• Developing Growth-Based Models
    • A person who buys stock at time n will hold it until period m and then sell it
      • Their valuation will look like this:
    • Repeating this process until infinity results in:
    • Conceptually it’s possible to replace the final selling price with an infinite series of dividends
  • Working with Growth Rates
    • Growth rates work like interest rates
      • If growth is expected to be 6% next year then $100 experiencing a 6% growth will increase by $6, or $100 x 6%
        • The ending value after 6% growth will be $106, or $100 + $6, or $100 x (1.06)
  • The Constant Growth Model
    • If dividends are assumed to be growing at a constant rate forever and we know the last dividend paid, D 0 , then the model simplifies to:
    • Which represents a series of fractions as follows
    • If k>g the fractions get smaller (approach zero) as the exponents get larger
      • If k>g growth is normal
      • If k<g growth is supernormal
        • Can occur but lasts for limited time period
  • Constant Normal Growth—The Gordon Model
    • Constant growth model can be simplified to
    K must be greater than g.
    • The Gordon model is a simple expression for forecasting the price of a stock that’s expected to grow at a constant, normal rate
  • Constant Normal Growth—The Gordon Model—Example Q: Atlas Motors is expected to grow at a constant rate of 6% a year into the indefinite future. It recently paid a dividends of $2.25 a share. The rate of return on stocks similar to Atlas is about 11%. What should a share of Atlas Motors sell for today? A: Example
  • The Zero Growth Rate Case—A Constant Dividend
    • If a stock is expected to pay a constant, non-growing dividend, each dollar dividend is the same
    • Gordon model simplifies to:
    • A zero growth stock is a perpetuity to the investor
  • The Expected Return
    • Can recast Gordon model to focus on the return (k) implied by the constant growth assumption
    • The expected return reflects investors’ knowledge of a company
      • If we know D 0 (most recent dividend paid) and P 0 (current actual stock price), investors’ expectations are input via the growth rate assumption
  • Two Stage Growth
    • At times a firm’s future growth may not be expected to be constant
      • For example, a new product may lead to temporary high growth
    • The two-stage growth model allows us to value a stock that is expected to grow at an unusual rate for a limited time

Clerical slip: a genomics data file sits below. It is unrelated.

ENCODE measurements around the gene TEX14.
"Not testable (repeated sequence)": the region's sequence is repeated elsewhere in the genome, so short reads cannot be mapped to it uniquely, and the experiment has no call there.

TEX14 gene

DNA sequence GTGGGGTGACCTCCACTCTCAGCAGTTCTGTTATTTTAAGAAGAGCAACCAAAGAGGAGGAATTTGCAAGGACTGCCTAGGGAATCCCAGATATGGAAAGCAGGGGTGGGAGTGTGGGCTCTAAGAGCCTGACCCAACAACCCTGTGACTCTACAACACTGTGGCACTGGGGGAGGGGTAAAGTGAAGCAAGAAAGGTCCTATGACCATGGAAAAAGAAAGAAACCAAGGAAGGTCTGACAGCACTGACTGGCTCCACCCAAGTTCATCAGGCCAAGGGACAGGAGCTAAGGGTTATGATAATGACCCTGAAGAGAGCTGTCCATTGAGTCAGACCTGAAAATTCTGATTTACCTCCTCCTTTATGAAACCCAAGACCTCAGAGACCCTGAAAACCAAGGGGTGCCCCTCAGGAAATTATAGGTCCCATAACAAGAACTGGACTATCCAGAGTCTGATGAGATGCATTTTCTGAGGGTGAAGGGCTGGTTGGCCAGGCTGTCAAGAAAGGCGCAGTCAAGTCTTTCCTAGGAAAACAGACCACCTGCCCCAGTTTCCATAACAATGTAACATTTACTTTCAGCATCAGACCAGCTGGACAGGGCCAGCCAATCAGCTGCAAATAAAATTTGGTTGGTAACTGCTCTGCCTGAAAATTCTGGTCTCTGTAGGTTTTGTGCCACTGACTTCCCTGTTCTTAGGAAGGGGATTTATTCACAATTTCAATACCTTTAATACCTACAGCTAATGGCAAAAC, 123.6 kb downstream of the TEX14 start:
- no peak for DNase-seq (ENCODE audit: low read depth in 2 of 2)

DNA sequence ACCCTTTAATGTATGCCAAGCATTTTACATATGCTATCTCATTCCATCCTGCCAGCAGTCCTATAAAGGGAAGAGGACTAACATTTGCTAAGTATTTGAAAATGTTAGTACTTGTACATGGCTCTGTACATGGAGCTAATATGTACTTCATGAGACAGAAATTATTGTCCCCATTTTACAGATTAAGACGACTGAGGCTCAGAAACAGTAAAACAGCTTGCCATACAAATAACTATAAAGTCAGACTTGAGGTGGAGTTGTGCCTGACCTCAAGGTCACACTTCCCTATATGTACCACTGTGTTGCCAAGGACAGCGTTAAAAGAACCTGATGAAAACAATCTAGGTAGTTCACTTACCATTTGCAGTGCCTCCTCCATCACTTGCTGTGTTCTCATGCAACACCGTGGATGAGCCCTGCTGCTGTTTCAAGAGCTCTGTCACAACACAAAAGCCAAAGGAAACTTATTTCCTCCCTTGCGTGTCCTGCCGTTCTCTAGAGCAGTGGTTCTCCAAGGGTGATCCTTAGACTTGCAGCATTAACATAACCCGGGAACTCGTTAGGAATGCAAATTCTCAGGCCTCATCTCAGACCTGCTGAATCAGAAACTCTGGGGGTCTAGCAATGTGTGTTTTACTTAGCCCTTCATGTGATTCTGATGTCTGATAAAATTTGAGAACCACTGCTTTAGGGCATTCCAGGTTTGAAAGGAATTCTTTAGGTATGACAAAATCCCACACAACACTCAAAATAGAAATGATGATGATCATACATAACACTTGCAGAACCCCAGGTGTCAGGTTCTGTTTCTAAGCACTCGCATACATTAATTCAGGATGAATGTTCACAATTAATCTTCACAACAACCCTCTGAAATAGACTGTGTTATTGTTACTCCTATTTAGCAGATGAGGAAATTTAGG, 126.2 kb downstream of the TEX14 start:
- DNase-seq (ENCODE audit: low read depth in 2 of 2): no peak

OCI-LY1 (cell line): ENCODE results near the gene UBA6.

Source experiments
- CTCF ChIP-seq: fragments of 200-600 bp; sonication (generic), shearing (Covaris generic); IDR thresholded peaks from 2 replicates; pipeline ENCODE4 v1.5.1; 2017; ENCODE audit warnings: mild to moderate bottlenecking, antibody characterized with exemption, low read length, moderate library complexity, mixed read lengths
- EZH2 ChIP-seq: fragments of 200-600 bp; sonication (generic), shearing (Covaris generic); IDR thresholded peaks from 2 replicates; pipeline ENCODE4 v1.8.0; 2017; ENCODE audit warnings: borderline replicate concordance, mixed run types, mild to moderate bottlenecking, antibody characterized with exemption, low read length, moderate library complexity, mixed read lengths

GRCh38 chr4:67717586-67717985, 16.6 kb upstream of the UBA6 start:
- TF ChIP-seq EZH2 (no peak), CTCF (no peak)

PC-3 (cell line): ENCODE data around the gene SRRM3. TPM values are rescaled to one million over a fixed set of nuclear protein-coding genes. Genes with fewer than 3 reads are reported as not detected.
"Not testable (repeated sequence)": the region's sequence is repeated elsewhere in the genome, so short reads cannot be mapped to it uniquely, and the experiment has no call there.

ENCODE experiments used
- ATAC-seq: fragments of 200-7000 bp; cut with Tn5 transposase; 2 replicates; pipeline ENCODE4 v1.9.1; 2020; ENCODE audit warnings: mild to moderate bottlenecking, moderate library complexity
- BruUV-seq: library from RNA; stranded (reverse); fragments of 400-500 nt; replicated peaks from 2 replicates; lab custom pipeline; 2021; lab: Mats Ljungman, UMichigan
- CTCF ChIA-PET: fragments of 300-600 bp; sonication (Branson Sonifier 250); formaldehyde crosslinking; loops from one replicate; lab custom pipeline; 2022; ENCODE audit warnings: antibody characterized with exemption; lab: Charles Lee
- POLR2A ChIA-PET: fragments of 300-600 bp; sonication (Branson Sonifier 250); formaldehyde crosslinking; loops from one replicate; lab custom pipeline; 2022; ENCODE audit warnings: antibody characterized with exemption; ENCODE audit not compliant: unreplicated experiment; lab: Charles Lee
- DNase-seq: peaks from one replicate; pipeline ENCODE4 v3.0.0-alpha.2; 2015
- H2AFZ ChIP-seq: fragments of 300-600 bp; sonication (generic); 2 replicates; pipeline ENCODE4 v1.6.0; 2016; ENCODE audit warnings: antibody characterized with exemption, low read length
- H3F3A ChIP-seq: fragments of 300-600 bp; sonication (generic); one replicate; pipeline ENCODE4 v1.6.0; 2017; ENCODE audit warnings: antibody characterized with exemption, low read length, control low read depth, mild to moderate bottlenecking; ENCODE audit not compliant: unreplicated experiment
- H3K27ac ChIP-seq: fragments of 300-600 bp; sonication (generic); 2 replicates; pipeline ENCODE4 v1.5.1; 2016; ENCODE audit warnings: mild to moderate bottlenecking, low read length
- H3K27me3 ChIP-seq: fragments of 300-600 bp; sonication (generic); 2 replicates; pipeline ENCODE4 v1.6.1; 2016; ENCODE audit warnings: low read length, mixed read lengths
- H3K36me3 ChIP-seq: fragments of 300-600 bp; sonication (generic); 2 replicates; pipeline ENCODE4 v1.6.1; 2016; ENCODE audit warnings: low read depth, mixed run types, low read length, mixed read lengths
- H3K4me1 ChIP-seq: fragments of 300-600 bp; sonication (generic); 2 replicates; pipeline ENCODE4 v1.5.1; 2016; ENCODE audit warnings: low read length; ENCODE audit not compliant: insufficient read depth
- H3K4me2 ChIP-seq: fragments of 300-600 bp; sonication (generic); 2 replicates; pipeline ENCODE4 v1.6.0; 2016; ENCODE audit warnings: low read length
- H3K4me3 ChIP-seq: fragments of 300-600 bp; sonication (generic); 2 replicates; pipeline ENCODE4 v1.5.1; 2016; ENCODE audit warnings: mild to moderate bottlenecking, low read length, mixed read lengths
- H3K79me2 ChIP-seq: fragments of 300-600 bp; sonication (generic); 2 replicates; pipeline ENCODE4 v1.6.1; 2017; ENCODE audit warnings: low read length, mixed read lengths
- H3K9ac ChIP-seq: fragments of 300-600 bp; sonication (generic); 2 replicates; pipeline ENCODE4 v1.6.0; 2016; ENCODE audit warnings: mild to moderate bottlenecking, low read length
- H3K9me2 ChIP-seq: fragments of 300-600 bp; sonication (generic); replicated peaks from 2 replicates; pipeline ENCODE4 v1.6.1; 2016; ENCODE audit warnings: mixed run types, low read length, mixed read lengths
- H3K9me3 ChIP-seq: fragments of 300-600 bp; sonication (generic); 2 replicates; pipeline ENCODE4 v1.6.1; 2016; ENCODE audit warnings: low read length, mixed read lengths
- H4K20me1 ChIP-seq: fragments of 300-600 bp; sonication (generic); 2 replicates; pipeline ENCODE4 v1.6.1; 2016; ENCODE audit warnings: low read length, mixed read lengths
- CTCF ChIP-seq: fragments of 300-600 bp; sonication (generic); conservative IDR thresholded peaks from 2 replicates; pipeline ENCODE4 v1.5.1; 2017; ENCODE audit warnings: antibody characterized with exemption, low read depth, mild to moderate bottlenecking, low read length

• Use the Gordon model to value the constant portion
      • Find the present value of the non-constant growth periods
  • Two Stage Growth—Example Q: Zylon Corporation’s stock is selling for $48 a share according to The Wall Street Journal. We’ve heard a rumor that the firm will make an exciting new product announcement next week. By studying the industry, we’ve concluded that this new product will support an overall company growth rate of 20% for about two years. After that, we feel growth will slow rapidly and level off at about 6%. The firm currently pays an annual dividend of $2.00, which can be expected to grow with the company. The rate of return on stocks like Zylon is approximately 10%. Is Zylon a good buy at $48? A: We’ll estimate what we think Zylon should be worth given our expectations about growth. Example
  • Two Stage Growth—Example We’ll develop a schedule of expected dividend payments: Next, we’ll use the Gordon model at the point in time where the growth rate changes and constant growth begins. That’s year 2, so: Example 6% $3.05 3 20% $2.88 2 20% $2.40 1 Growth Expected Dividend Year
  • Two Stage Growth—Example Then we take the present value of D 1 , D 2 and P 2 : Example Compare $67.57 to the listed price of $48.00. If we are correct in our assumptions, Zylon should be worth about $20 more than it is selling for in the market, so we should buy Zylon’s stock.
  • Practical Limitations of Pricing Models
    • Stock valuation models give approximate results because the inputs are approximations of reality
      • Bond valuation is precise because inputs are exact
        • With bonds future cash flows are contractually guaranteed in amount and time
    • Actual growth rate can be VERY different from predicted growth rates
      • Even if growth rates differ only slightly, it can make a big difference in our decision
    • So, it’s best to allow a margin for error in your estimations
  • Practical Limitations of Pricing Models
    • Stocks That Don’t Pay Dividends
      • Some firms don’t pay dividends even if they are profitable
      • Many companies claim they never intend to pay dividends
        • These firms can still have a substantial stock price
      • Firms of this type typically are growing and are using their profits to finance their growth